David licked his lips.  He heard a thudding in his ears; he was not sure if it was the wind or his own blood.  He nodded mutely and climbed up onto the trunk.

He was relieved to find that the trunk was no longer slippery.  He stuck his foot out tentatively, like a climber searching for a tiny toehold.  Cautiously he placed his weight down and stepped out.  He could see clearly every detail of the tree-trunk.  Its wrinkled surface was like the hide of a crocodile.  The beating in his ears began to roar louder than the wind.

His next step brought him out over the bank.  There was no longer earth below him now, merely air.  If he slipped this time he would plummet down to the tumbling stream below.  His heart began to falter.  He took one more step and then froze.

He was stuck.  He dare not go forward and could not go back.

He heard the boys laughing.  The large boy called out, ‘You Londoners are cowards.  Don’t bother trying to join our gang again.  We don’t want you.’

He heard them leave.  Terror gripped him.  He would be left here for ever.

Then a voice called out.  ‘You’re only just over the stream.  Step back and you can jump down.’

David glanced down.  The boy was right.  He stepped back and slipped to the ground.   He bent down, dizzy and shaking.  He had never felt such shame.

For the next three weeks he kept away from the bridge, dreading to meet the boys or see his place of failure.  Yet every day he felt drawn towards it.  He was lonely, he longed to see the den and he yearned to find the courage to dare the long walk across the air.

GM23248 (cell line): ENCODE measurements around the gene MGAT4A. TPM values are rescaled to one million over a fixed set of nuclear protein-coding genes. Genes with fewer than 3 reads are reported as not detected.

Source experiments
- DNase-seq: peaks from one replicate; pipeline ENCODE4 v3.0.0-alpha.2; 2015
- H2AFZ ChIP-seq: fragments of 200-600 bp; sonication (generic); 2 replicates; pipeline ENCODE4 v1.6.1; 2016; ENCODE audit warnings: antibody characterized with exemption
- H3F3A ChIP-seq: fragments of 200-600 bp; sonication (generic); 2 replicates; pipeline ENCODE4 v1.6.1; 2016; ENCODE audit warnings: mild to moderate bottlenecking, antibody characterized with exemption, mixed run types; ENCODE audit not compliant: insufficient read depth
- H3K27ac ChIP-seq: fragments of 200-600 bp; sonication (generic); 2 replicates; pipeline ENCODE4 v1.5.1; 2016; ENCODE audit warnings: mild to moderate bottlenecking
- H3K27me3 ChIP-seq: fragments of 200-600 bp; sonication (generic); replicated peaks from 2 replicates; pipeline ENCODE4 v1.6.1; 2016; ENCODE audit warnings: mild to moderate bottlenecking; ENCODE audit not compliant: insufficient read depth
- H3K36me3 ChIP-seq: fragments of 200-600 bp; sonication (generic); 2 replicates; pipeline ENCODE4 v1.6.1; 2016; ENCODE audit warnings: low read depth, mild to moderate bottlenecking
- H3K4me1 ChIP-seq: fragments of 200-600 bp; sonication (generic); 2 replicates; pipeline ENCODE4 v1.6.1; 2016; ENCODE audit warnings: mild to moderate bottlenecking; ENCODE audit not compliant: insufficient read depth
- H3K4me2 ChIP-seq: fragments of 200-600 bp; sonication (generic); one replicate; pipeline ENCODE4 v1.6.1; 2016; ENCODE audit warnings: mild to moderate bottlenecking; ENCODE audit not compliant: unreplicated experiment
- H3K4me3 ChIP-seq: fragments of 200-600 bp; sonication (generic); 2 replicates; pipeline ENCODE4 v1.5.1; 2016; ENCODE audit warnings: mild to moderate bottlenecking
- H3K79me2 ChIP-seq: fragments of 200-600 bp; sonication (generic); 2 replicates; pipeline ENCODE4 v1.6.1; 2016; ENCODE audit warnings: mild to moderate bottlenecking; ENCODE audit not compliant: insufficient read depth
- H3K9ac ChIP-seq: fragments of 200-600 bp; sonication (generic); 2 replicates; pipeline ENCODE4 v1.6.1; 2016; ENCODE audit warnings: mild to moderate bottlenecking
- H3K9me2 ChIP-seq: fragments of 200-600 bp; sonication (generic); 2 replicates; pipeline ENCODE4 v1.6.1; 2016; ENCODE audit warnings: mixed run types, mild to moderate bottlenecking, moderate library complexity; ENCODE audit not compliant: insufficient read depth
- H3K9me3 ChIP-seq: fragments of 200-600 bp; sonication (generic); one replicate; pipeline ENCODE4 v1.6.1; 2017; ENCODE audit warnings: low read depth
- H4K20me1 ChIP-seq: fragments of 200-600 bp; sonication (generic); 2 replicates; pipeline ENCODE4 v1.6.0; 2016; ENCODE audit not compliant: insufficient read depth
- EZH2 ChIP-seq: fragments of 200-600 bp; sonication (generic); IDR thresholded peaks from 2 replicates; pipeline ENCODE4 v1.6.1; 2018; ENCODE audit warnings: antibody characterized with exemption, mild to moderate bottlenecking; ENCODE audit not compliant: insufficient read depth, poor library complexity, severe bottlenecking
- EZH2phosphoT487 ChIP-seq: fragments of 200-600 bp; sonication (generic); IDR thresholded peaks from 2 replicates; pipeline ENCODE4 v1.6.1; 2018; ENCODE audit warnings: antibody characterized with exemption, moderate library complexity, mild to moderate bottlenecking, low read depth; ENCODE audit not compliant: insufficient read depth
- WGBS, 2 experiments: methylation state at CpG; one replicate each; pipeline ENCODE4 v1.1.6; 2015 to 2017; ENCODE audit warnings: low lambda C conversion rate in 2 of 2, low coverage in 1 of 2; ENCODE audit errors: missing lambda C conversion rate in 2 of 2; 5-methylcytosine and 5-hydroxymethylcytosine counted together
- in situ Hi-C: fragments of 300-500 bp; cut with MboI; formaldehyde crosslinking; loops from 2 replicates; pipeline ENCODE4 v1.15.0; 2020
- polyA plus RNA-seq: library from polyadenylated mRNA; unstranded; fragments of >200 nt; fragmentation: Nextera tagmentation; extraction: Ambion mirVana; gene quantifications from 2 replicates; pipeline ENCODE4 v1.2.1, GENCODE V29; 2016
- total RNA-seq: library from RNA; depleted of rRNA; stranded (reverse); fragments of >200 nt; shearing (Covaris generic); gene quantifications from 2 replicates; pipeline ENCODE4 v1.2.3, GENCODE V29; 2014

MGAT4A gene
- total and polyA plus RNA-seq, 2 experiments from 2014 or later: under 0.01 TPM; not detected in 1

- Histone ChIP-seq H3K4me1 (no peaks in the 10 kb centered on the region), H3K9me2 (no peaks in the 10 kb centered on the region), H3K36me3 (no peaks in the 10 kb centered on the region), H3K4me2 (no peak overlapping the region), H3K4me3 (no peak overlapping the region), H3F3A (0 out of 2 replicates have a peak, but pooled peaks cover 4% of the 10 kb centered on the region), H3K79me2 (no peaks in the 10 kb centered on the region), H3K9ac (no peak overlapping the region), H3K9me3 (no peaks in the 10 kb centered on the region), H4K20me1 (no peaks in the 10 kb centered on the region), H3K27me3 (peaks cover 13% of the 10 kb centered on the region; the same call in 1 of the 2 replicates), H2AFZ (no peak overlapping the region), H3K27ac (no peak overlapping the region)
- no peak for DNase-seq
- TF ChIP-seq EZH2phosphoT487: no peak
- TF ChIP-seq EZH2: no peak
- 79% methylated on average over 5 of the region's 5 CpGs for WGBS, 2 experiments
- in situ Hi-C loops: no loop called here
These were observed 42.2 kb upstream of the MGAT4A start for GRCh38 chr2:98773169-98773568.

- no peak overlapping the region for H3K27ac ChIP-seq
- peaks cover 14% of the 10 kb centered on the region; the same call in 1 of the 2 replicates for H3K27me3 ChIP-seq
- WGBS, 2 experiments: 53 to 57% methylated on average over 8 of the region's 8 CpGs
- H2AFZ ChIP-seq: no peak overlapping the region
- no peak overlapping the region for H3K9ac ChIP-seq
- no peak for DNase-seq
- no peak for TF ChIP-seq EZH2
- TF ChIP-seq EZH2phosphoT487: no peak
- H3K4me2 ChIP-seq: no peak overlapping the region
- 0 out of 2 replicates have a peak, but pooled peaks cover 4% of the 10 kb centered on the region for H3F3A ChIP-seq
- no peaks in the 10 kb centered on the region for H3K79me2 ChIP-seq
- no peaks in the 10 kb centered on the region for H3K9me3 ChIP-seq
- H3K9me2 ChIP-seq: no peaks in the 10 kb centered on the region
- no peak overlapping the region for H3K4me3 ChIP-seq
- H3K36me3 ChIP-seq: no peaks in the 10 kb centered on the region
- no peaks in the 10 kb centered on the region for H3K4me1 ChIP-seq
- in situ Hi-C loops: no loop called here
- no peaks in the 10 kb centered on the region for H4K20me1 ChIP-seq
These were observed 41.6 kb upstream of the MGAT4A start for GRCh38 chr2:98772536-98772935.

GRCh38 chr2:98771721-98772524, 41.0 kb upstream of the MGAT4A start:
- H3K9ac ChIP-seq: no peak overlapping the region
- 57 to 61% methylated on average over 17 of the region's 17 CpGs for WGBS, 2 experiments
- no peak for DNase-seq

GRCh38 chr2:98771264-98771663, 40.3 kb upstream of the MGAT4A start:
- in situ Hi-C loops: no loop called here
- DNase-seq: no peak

One Sunday afternoon he put on his coat and headed for the country.  He looked around with a puzzled glance.  There was something different in the air.  Then he realised.  The wind had stopped.  He took his coat off and draped it over his shoulder.  The sun was warm on his back.  He could hear birds calling in the air.

He took a deep breath and started to run towards the bridge.

The gang were strolling some way from it but when they saw him they raced back to try to cut him off.  He crashed through the branches and clambered onto the tree just ahead of them.

‘What you doing on our bridge?’ cried the large boy.

‘I want to try again,’ said David.

‘You can’t.  I’ve told you.  You’re a coward.’

‘Let him,’ said the thin boy.

The large boy looked at his friend in astonishment.  The thin boy stood with fists clenched and seemed to be bristling with anger.

‘You can’t stop him from trying,’ he continued.  ‘You don’t make up all the rules.’

David watched for a moment then turned away and started across the bridge.  He realised he still had his coat upon his shoulder; impatiently he flung it to the ground.  He reached the brink between earth and air and stopped.  He glanced down at the stream then dragged his eyes away.

Some way in front of him a large meadow climbed to a line of trees upon the skyline.  Half way up this meadow was a mass of daffodils.  It looked like a piece of the sun had dripped onto the earth.  He focused his eyes upon this and began to pace carefully along the bridge.

He never took his eyes from the daffodils.  He felt the slight bounce in the tree and heard the gush of the stream below.  He kept his eyes on the daffodils.  He sensed that he was getting close to the far bank and risked a quick look down.  The sudden movement disorientated him.  With a jerk he snapped his head upright.  He felt his head swim.  His arms seemed to grow to an extraordinary length and flapped around like ungainly wings.  He teetered, he felt his balance go, he scrabbled to maintain a foothold.

He fell.

The fall was both slow and swift.  Time seemed to pause as the bank flew towards him.  Then time shattered and he landed with a thud.  The breath smashed out of his body and a pain like a spike rammed through his leg.  He blacked out.